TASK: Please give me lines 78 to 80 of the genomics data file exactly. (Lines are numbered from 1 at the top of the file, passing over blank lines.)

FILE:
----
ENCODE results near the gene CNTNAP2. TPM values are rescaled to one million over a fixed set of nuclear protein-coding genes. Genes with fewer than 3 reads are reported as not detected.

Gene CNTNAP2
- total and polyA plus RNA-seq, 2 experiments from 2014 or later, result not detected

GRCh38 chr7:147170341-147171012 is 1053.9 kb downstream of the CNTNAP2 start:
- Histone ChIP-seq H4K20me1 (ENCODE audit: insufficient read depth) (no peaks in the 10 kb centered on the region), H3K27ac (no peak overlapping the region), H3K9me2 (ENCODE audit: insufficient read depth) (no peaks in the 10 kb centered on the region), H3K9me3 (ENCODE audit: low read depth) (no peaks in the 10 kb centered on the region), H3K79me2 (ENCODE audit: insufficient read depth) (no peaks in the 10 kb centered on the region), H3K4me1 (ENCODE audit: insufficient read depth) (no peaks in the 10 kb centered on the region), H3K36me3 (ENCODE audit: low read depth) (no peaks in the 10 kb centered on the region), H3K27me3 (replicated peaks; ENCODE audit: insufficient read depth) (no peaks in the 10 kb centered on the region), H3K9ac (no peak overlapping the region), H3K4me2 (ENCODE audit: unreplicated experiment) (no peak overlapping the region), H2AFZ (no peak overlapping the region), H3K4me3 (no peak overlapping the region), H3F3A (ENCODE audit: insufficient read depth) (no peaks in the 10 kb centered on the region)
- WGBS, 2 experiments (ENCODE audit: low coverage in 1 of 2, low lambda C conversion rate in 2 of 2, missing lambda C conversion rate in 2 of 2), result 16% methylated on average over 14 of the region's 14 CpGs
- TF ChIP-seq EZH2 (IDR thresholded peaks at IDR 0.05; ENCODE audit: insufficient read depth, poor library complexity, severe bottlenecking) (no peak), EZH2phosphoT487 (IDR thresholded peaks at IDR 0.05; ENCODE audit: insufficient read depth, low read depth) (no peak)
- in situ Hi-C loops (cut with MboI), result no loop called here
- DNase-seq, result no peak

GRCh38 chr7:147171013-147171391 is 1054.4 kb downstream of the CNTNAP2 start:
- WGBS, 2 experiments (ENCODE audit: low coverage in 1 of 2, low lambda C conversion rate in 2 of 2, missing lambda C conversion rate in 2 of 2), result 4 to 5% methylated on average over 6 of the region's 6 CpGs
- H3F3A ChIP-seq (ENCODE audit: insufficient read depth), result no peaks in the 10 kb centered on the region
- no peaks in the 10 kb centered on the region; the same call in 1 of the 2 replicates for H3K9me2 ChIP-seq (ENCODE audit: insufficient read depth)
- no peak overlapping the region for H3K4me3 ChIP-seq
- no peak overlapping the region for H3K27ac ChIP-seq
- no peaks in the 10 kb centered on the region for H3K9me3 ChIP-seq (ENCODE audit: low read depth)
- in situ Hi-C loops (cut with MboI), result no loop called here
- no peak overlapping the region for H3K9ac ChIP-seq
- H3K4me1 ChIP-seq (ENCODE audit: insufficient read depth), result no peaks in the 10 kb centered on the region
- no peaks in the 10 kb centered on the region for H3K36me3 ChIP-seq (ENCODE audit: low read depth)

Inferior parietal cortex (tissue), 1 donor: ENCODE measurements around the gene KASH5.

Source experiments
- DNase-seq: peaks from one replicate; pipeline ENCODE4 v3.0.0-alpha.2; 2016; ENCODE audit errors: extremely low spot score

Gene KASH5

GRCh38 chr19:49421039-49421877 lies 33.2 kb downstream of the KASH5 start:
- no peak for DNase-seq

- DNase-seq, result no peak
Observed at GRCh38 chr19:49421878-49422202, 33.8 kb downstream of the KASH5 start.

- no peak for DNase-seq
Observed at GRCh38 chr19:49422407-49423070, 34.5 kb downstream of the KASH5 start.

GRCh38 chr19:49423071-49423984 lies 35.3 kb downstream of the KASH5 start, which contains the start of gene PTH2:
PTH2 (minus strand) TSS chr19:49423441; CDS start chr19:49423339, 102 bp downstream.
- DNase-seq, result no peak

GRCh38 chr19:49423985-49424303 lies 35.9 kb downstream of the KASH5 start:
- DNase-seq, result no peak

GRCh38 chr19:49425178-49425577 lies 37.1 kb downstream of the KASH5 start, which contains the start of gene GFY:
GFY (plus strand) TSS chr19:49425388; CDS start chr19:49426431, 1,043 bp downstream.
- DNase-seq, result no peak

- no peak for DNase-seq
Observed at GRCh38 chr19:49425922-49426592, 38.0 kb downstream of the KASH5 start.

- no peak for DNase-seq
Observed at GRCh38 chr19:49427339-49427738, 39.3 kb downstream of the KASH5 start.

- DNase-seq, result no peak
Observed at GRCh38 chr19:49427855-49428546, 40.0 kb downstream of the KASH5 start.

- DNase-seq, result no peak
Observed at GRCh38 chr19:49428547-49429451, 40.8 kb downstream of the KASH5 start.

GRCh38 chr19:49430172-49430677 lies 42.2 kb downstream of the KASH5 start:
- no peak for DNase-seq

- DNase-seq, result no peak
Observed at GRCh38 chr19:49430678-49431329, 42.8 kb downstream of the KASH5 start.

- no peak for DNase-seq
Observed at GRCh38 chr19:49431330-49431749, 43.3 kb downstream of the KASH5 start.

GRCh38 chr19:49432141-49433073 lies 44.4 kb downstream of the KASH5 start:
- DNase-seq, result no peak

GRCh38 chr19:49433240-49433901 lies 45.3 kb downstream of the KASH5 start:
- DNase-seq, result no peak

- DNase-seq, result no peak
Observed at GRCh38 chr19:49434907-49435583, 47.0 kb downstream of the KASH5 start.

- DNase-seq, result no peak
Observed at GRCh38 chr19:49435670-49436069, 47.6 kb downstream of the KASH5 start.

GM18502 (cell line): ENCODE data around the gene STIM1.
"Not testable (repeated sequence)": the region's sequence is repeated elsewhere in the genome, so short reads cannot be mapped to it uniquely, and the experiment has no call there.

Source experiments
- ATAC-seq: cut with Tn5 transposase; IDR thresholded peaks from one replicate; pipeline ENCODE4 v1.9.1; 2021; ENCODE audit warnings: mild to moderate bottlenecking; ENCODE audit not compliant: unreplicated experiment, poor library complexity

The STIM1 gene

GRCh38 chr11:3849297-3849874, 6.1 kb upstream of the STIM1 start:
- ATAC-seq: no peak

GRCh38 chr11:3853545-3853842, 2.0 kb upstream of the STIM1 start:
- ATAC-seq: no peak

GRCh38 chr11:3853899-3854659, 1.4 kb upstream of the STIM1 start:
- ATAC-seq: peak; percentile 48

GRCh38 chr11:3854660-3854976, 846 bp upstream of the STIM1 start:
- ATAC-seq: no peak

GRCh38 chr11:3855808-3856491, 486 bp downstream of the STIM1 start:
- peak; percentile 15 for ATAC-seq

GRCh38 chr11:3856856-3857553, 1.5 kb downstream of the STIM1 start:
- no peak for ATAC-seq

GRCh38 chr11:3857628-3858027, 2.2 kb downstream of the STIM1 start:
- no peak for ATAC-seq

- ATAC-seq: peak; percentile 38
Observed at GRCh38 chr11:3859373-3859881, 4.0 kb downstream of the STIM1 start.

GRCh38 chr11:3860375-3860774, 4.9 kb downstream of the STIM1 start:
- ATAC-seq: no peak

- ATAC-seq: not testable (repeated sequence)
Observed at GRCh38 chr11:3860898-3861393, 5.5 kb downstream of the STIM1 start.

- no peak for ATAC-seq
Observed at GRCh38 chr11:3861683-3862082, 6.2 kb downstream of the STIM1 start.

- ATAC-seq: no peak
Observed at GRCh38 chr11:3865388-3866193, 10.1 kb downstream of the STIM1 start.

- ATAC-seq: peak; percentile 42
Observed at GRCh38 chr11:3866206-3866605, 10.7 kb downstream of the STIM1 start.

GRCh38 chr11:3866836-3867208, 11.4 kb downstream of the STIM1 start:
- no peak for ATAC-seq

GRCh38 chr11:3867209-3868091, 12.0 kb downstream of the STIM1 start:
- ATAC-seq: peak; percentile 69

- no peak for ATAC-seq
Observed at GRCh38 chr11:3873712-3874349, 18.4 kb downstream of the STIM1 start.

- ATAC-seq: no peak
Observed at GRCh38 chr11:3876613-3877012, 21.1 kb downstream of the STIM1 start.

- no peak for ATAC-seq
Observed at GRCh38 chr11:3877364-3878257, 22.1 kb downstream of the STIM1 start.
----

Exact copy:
GRCh38 chr11:3857628-3858027, 2.2 kb downstream of the STIM1 start:
- no peak for ATAC-seq

- ATAC-seq: peak; percentile 38